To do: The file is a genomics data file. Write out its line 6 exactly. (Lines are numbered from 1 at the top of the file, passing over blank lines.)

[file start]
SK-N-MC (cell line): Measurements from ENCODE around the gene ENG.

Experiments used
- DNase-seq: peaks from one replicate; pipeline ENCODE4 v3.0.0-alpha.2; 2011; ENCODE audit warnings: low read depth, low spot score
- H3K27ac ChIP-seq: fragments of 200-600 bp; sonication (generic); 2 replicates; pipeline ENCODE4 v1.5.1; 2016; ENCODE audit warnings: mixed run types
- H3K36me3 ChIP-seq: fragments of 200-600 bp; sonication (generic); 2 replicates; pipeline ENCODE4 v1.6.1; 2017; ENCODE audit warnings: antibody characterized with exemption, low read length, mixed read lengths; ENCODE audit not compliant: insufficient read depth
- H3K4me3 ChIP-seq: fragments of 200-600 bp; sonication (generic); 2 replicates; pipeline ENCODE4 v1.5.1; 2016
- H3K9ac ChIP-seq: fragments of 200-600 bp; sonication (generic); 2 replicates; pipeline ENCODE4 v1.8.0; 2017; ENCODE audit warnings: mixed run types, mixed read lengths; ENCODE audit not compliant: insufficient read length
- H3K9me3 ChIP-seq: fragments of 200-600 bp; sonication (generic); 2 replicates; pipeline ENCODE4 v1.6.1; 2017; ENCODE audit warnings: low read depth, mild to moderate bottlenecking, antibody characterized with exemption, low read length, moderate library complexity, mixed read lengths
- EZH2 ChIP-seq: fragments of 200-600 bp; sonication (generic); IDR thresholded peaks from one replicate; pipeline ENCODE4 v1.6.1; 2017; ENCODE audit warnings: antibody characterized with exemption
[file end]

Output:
- H3K4me3 ChIP-seq: fragments of 200-600 bp; sonication (generic); 2 replicates; pipeline ENCODE4 v1.5.1; 2016